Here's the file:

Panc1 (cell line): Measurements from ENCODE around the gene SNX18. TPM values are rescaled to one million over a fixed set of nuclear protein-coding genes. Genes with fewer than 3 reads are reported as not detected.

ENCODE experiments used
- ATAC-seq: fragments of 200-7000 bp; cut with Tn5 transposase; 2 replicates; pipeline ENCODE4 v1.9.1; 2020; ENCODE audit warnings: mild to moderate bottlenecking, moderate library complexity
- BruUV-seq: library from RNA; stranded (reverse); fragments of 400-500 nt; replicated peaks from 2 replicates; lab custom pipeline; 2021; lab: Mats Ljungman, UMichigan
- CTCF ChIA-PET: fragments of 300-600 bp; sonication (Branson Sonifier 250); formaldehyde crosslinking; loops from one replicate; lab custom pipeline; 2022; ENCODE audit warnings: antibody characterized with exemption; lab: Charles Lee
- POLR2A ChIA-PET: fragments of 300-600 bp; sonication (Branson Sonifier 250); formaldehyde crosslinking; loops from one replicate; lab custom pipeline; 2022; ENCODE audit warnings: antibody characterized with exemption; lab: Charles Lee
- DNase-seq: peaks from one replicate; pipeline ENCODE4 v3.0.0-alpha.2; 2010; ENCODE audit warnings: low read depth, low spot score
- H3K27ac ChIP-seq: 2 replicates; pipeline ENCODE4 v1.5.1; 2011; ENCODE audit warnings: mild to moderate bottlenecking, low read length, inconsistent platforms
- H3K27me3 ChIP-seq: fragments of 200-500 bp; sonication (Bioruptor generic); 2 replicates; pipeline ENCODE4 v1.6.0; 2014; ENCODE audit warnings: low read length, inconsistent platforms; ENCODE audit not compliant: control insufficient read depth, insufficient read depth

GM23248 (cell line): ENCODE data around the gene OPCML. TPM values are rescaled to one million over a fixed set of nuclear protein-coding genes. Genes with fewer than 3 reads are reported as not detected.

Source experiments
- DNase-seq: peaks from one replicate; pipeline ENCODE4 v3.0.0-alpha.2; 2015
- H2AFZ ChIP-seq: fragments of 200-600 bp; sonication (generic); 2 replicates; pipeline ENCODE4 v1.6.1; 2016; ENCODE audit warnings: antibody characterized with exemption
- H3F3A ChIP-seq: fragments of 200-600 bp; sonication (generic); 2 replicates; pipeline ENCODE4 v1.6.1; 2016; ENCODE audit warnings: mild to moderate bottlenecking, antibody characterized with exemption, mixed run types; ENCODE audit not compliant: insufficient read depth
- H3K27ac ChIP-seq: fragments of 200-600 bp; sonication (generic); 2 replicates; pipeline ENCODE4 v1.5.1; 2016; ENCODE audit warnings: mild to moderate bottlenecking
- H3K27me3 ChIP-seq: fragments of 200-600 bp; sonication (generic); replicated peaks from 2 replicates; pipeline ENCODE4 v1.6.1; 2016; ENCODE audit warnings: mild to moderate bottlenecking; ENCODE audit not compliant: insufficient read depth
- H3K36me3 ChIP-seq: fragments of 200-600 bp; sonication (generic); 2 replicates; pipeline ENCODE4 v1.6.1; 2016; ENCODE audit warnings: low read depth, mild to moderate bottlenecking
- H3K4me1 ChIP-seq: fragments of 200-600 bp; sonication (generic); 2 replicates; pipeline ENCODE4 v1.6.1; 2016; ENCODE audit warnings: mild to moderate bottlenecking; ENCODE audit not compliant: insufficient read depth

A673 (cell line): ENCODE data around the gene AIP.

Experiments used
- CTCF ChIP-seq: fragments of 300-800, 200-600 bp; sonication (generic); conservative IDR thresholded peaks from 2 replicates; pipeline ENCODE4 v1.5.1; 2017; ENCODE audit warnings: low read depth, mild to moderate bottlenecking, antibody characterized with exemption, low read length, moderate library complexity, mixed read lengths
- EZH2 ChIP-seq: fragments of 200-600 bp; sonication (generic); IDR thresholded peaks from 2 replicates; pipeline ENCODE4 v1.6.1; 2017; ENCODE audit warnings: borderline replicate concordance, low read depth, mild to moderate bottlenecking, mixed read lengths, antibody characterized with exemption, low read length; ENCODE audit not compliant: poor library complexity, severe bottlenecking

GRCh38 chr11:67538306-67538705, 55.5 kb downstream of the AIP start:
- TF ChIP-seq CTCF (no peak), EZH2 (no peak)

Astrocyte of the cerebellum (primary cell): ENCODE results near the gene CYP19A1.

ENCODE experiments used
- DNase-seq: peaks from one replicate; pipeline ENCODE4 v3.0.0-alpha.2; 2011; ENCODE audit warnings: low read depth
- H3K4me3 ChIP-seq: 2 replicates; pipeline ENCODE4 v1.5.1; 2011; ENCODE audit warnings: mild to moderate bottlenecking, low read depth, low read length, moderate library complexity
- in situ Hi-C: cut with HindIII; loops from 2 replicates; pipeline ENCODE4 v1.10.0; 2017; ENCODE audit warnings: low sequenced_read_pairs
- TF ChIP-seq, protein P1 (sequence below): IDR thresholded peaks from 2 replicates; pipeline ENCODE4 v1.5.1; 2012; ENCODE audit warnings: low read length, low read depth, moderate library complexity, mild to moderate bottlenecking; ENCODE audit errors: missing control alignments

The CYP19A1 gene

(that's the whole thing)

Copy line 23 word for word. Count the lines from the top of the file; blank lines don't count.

GRCh38 chr11:67538306-67538705, 55.5 kb downstream of the AIP start: